This unique exhibition, spanning two separate spaces, features a new body of work created over the course of four weeks during September of this year, as Ivri Lider waited for the birth of his son in Alabama. While this is an extremely personal and intimate document, it also touches on social and political themes such as Israel’s surrogacy law and Donald Trump’s America.
This unique exhibition features a new body of work created over the course of four weeks during September of this year, as Ivri Lider waited for the birth of his son in Alabama. While this is an extremely personal and intimate document, it also touches on social and political themes such as Israel’s surrogacy law and Donald Trump’s America.
The first part of the exhibition is a slideshow documenting Lider’s journey – the flight, waiting and roaming the streets of Birmingham, Alabama, and finally the birth itself and the days following, at the hospital or in a makeshift “home”. The works were mostly created using classic 35 mm film or medium format cameras. This fact, along with Lider’s thematic and aesthetic decisions, create a nostalgic atmosphere that is enhanced through the use of an old slide projector and brings to mind childhood memories, perhaps Lider’s own in light of his son’s upcoming arrival. The projected images make us think of another time or a parallel world, a feeling which becomes even stronger in the exhibition’s second half.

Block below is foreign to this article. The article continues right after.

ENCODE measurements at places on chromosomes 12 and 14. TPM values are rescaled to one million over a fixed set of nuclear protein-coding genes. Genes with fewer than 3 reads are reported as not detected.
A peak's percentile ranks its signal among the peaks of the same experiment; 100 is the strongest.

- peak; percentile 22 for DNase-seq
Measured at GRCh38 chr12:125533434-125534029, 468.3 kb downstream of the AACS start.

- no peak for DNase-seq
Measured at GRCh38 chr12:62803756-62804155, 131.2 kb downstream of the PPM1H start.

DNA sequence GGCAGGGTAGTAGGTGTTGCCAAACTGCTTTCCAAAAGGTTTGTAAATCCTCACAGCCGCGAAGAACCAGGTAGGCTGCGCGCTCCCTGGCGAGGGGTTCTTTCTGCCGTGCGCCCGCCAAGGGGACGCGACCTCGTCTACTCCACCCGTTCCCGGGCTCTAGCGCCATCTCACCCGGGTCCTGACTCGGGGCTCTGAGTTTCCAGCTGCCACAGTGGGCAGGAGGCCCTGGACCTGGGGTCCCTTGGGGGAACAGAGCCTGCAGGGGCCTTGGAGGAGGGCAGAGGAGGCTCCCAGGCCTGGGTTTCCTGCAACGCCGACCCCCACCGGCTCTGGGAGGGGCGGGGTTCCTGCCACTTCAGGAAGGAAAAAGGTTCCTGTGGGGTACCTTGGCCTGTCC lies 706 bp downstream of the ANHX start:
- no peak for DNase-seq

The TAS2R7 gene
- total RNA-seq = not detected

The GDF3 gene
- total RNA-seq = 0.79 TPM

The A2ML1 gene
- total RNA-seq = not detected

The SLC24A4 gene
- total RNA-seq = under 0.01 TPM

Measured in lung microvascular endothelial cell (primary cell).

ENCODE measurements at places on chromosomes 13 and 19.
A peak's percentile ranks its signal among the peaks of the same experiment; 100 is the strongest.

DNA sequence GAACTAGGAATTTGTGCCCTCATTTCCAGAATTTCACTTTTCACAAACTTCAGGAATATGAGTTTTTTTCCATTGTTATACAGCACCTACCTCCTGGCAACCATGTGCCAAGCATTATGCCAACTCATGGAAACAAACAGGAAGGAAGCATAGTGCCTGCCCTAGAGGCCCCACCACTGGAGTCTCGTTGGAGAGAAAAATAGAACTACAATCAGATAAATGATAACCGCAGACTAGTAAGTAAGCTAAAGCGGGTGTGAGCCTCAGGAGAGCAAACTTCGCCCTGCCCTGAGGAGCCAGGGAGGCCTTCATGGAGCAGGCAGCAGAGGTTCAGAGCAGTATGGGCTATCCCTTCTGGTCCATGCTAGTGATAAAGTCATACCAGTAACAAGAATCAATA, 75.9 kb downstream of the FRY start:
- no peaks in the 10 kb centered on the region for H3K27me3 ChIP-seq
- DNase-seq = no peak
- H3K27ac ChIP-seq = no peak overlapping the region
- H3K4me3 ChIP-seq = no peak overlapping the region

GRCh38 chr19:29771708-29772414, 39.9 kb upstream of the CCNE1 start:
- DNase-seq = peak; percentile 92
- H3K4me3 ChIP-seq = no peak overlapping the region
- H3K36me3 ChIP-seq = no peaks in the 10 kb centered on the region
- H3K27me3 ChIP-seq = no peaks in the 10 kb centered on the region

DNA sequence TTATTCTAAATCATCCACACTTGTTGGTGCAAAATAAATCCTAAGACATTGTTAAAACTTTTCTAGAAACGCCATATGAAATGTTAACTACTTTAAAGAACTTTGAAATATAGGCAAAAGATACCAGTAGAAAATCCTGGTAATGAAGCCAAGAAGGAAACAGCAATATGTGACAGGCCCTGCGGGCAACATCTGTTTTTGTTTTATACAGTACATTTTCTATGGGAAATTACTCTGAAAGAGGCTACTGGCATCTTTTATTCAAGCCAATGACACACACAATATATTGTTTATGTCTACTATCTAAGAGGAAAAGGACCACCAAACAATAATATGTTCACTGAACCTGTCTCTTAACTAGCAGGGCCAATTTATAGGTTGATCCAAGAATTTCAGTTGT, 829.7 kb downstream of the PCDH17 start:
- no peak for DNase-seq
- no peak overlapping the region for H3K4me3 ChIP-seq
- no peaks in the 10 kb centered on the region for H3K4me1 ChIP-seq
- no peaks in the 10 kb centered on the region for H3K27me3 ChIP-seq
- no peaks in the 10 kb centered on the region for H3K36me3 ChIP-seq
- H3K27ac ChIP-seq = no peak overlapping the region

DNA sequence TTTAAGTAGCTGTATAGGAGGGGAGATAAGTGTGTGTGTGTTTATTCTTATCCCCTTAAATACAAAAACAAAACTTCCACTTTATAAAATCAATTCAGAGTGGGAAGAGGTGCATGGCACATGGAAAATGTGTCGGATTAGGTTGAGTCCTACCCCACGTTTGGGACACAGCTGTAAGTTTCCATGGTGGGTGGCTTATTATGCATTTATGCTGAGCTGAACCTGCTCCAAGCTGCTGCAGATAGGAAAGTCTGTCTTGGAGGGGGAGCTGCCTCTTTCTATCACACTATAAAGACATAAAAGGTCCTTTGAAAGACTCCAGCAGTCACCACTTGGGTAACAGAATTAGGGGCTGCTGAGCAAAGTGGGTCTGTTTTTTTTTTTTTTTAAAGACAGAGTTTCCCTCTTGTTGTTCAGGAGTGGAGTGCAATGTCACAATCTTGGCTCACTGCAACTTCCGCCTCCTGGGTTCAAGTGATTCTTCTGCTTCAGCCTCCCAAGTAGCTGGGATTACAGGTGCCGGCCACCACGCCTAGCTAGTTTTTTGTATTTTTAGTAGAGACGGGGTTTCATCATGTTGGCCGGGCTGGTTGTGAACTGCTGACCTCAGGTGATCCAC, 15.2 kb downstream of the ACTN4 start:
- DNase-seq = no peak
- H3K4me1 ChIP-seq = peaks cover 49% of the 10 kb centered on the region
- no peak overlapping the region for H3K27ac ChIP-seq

In a separate space, only recently converted from a working bar, Lider creates an additional, atmospheric installation made up of photographs, video and sound. Within the bar, images from different stages of the journey blend together. American country music can be heard playing in the background while the video plays the sound of the fetus’ heart monitor in an almost disturbing loop.
The installation serves to recreate Lider’s experience of alienation, of an outsider looking at a foreign – yet extremely familiar – culture, as he waits for the most significant event of his adult life. The result is not melancholy, but detached and almost mysterious, generating a feeling of suspense and excitement.
The short poem written on the board at the bar, just above a lone photo of Albi, is the most intimate moment in the exhibition. At the same time, Lider does not provide the viewer with a sense of catharsis. The words of the poem, together with these different layers of documentation, speak to the complexity of the experience and are not devoid of personal or political criticism. We are witnesses to an honest look at the fantasy of parenthood as a narcissistic desire, as well as a great deal of criticism against inequality, both in the southern United States and in late-2019 Israel.